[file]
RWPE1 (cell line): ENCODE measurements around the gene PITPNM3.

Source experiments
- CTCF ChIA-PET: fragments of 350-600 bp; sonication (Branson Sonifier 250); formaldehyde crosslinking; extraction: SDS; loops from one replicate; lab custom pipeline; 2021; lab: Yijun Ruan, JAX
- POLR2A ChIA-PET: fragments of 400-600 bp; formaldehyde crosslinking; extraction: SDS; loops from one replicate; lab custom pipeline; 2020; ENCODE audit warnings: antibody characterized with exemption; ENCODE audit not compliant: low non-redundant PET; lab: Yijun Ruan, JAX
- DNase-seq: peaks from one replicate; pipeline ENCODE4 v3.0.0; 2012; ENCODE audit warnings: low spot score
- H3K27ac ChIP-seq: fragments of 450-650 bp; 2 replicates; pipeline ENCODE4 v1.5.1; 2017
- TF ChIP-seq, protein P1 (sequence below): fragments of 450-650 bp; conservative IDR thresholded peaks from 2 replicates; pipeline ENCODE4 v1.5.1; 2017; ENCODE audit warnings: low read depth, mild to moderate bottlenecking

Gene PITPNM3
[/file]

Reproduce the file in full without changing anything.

RWPE1 (cell line): ENCODE measurements around the gene PITPNM3.

Source experiments
- CTCF ChIA-PET: fragments of 350-600 bp; sonication (Branson Sonifier 250); formaldehyde crosslinking; extraction: SDS; loops from one replicate; lab custom pipeline; 2021; lab: Yijun Ruan, JAX
- POLR2A ChIA-PET: fragments of 400-600 bp; formaldehyde crosslinking; extraction: SDS; loops from one replicate; lab custom pipeline; 2020; ENCODE audit warnings: antibody characterized with exemption; ENCODE audit not compliant: low non-redundant PET; lab: Yijun Ruan, JAX
- DNase-seq: peaks from one replicate; pipeline ENCODE4 v3.0.0; 2012; ENCODE audit warnings: low spot score
- H3K27ac ChIP-seq: fragments of 450-650 bp; 2 replicates; pipeline ENCODE4 v1.5.1; 2017
- TF ChIP-seq, protein P1 (sequence below): fragments of 450-650 bp; conservative IDR thresholded peaks from 2 replicates; pipeline ENCODE4 v1.5.1; 2017; ENCODE audit warnings: low read depth, mild to moderate bottlenecking

Gene PITPNM3